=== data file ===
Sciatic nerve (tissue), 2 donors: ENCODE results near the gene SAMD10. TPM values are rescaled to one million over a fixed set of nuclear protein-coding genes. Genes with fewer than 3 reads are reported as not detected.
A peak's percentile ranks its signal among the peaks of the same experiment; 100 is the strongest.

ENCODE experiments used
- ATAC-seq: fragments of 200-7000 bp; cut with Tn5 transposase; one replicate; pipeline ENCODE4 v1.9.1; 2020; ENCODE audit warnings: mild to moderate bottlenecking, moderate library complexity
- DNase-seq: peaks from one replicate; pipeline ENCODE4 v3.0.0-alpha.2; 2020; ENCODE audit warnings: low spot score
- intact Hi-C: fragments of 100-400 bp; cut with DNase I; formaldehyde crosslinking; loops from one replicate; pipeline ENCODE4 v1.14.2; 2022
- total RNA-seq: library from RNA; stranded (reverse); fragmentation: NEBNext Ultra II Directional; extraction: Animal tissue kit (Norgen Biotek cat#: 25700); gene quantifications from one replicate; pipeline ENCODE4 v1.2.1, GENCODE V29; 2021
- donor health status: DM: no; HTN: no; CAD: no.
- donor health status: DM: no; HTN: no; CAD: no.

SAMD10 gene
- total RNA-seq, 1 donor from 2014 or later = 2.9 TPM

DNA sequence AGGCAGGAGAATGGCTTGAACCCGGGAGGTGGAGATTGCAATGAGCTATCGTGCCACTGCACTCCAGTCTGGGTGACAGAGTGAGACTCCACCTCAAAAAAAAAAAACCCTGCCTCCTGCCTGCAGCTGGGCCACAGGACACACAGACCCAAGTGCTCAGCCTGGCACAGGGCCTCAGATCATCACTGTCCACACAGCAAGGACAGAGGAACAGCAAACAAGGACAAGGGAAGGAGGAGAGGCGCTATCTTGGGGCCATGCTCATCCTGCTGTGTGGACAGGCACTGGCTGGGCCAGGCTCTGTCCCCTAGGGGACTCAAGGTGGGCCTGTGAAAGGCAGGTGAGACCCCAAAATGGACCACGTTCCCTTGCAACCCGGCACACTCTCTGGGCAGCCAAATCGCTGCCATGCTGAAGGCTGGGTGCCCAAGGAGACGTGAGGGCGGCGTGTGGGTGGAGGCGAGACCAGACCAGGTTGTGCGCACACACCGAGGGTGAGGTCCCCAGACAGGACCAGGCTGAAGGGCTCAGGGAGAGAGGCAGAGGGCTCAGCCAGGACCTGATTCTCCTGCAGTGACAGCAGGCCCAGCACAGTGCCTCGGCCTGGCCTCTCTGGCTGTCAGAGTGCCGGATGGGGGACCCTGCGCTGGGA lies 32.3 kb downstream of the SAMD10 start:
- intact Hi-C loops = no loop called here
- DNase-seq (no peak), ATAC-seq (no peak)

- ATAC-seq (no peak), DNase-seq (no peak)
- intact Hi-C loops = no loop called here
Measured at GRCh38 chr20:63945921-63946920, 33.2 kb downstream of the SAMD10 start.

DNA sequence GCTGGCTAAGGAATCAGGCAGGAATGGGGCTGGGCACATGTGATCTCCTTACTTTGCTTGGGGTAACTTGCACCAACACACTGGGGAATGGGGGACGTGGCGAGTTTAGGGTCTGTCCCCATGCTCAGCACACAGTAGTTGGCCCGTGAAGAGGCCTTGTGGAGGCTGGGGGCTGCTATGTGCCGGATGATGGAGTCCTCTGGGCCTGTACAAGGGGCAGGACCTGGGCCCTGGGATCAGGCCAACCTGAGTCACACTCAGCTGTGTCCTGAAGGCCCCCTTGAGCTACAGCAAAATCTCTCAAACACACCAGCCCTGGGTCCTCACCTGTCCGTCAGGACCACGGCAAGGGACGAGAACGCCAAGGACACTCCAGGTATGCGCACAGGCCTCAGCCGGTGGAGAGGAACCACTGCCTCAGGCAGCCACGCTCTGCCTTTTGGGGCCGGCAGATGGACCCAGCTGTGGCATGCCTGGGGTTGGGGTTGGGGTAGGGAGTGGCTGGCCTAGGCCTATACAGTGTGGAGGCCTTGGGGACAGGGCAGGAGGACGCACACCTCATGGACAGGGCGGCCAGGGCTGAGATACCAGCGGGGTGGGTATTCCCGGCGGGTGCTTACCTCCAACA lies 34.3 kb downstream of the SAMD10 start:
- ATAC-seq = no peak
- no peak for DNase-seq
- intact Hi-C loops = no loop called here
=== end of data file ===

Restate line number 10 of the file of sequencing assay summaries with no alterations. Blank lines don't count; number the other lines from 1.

SAMD10 gene